James The Prophet is blowing up in France for bringing socially conscious and sensitive rap to the forefront. Amidst a backdrop of richly colored beats blending jazz, soul, funk, and old school hip hop his debut album Unimaginable Storms is eclectic, but unswerving in its consistency…The title is a nod to the fact that beyond the surface, everyone is dealing with their own crises. His triple UK/US/French citizenship gives him a foot in all three cultures, though he raps in English thanks to his affinity for East Coast boom bap of idols Nas and Biggie.
Tell us about the genesis of your project. How did you get to where you are now?
I’ve been making music since around 2015. At first, it was just for fun and to have an outlet to express my emotions. I started posting demos on soundcloud and kept progressing and learning until I wanted to make a complete project. My album “Unimaginable Storms” comes after a mixtape and a few singles. The main idea behind the title is that we are all going through our own storms and hardships and that others will never be able to know how you’re doing if you don’t talk about it. When I was in high school I had very bad panic attacks and missed a lot of school because of this, and when I finally told my teacher what was going on she said she would never have known because I gave off a completely different impression than how I was truly feeling.
How would you describe the highs and lows of being an artist?
Being an artist is all about living through a lot of very intense moments followed by a lot of downtime. It’s not always easy readjusting to normal life after exhilarating moments like concerts or live interviews, and sometimes you feel like you have nothing to do, then the next minute you’re overwhelmed with work. After all, it’s a life choice and it definitely has its fair share of advantages. I like being able to have my own routines and build up my schedule as I wish.
What’s a musical guilty pleasure of yours?
It’s pretty random but a few months ago I discovered a compilation album of psychedelic Peruvian cumbia and I’ve been jamming to it since. I love the overall vibe and it helps me practice my Spanish (a little). I could sing to Los Hijos Del Sol all day.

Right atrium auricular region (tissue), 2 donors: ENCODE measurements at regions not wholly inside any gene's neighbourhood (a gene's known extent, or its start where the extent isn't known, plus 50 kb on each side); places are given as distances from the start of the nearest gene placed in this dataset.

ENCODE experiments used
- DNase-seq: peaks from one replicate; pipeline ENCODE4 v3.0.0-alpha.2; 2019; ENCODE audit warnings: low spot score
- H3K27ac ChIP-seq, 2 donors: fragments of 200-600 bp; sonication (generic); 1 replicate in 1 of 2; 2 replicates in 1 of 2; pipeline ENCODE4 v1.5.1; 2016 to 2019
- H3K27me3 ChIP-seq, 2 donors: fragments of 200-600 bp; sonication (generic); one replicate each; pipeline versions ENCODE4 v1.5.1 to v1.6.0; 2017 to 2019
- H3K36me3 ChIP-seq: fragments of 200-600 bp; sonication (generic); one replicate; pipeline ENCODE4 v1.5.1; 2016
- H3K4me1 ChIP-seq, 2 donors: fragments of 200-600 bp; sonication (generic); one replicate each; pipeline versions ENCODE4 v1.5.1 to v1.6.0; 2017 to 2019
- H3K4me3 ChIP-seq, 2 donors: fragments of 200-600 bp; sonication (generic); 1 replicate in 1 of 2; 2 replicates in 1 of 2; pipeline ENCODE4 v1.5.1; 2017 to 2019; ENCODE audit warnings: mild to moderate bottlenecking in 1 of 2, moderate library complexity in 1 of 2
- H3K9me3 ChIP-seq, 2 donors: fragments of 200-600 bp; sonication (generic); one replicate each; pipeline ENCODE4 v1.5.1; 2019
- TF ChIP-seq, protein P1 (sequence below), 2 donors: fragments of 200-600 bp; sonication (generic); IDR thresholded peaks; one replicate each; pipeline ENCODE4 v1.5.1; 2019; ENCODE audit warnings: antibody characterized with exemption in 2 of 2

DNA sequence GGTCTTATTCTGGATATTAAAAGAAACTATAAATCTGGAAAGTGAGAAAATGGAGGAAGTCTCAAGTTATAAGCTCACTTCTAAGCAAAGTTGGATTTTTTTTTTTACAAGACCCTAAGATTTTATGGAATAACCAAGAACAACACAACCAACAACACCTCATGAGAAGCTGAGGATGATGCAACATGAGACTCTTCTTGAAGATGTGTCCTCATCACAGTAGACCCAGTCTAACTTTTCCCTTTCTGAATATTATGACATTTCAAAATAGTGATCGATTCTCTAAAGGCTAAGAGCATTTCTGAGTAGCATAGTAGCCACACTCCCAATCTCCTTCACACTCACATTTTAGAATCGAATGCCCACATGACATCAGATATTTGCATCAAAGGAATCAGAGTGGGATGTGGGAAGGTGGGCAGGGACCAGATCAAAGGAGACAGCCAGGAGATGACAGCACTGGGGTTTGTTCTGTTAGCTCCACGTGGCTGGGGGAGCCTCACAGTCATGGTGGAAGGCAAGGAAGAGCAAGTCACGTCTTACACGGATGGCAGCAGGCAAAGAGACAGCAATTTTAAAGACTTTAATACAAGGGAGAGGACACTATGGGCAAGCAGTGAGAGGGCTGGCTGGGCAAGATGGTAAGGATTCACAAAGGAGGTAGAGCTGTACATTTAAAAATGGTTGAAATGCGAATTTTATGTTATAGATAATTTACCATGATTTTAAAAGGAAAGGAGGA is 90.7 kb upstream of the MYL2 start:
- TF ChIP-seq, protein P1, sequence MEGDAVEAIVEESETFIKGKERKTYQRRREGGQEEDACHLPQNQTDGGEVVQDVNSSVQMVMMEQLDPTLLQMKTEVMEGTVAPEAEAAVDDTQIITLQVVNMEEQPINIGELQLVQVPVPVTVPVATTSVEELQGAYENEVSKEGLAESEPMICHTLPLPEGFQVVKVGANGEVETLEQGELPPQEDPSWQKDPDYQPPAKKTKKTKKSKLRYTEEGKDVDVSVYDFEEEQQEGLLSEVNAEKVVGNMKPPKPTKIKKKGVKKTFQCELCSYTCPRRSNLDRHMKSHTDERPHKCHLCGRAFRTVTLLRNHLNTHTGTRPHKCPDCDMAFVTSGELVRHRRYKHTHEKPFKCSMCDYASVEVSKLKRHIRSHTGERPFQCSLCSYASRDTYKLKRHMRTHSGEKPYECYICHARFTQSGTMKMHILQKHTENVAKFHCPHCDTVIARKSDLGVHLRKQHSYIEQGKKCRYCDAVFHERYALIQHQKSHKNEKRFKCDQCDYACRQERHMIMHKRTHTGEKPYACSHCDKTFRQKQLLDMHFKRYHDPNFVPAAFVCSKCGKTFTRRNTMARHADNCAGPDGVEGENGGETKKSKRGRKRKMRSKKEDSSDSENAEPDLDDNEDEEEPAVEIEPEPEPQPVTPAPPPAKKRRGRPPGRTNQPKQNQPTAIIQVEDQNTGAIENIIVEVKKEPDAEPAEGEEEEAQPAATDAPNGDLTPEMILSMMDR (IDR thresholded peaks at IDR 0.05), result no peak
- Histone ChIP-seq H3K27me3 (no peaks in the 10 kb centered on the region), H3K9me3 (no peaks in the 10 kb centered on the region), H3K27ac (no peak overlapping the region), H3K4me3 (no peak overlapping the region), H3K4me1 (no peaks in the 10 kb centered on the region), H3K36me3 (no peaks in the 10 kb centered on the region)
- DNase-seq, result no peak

What are some sources of inspiration for you?
I’m inspired by a lot of old school rap artists like Nas, Biggie, Outkast, Wu Tang, MF Doom…, but I also listen to a lot of more contemporary rappers like Isaiah Rashad, Smino, Westside Gunn, Saba to name a few. I love sample based rap and beats that have a lot of musicality to them, like Madlib’s work for example. He never misses.
Who is an artist that you look up to more than others today?
I particularly look up to Isaiah Rashad, who took over 5 years to make his 2nd album. In a world where we consume music so fast and everything has to go super quick, I really respect the fact that he took his time to have a project he’s proud of and his fanbase was loyal and waited for him. Very inspirational.
Favorite activity to blow off some steam?
This is pretty nerdy but one of my greatest passions in life is aviation. I’m saving up to get my pilot’s license but in the meantime all I can do is play flight simulator, which I love doing after a long day of music.
Tell us about your latest release and how it came about
I worked on this album throughout the course of 2020 and early 2021. I feel like it’s a great introduction into my mind, my thoughts and ideas. I spent a lot of time writing and rewriting verses to make sure everything is as intended. The title, “Unimaginable Storms”, comes from a book my late grandfather wrote in the 90s, and I thought it fit the project perfectly.